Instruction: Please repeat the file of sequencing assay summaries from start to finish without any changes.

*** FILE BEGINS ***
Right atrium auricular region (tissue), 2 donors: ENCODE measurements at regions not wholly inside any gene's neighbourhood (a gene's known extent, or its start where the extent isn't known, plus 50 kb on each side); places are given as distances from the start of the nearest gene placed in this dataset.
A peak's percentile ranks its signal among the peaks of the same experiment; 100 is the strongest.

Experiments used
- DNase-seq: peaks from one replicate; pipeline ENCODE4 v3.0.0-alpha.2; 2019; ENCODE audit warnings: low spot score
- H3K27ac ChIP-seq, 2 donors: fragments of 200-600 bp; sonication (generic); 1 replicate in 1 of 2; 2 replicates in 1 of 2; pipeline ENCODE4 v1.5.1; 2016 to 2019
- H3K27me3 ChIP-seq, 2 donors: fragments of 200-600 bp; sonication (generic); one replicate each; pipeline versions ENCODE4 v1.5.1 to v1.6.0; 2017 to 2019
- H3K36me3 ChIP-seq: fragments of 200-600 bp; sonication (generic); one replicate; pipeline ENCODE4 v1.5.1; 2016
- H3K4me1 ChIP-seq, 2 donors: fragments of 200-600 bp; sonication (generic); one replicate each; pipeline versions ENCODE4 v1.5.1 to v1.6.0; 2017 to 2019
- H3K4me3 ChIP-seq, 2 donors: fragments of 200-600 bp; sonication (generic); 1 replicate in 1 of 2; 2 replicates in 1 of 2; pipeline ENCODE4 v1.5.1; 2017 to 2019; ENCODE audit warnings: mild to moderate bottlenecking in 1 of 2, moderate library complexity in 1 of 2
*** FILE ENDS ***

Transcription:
Right atrium auricular region (tissue), 2 donors: ENCODE measurements at regions not wholly inside any gene's neighbourhood (a gene's known extent, or its start where the extent isn't known, plus 50 kb on each side); places are given as distances from the start of the nearest gene placed in this dataset.
A peak's percentile ranks its signal among the peaks of the same experiment; 100 is the strongest.

Experiments used
- DNase-seq: peaks from one replicate; pipeline ENCODE4 v3.0.0-alpha.2; 2019; ENCODE audit warnings: low spot score
- H3K27ac ChIP-seq, 2 donors: fragments of 200-600 bp; sonication (generic); 1 replicate in 1 of 2; 2 replicates in 1 of 2; pipeline ENCODE4 v1.5.1; 2016 to 2019
- H3K27me3 ChIP-seq, 2 donors: fragments of 200-600 bp; sonication (generic); one replicate each; pipeline versions ENCODE4 v1.5.1 to v1.6.0; 2017 to 2019
- H3K36me3 ChIP-seq: fragments of 200-600 bp; sonication (generic); one replicate; pipeline ENCODE4 v1.5.1; 2016
- H3K4me1 ChIP-seq, 2 donors: fragments of 200-600 bp; sonication (generic); one replicate each; pipeline versions ENCODE4 v1.5.1 to v1.6.0; 2017 to 2019
- H3K4me3 ChIP-seq, 2 donors: fragments of 200-600 bp; sonication (generic); 1 replicate in 1 of 2; 2 replicates in 1 of 2; pipeline ENCODE4 v1.5.1; 2017 to 2019; ENCODE audit warnings: mild to moderate bottlenecking in 1 of 2, moderate library complexity in 1 of 2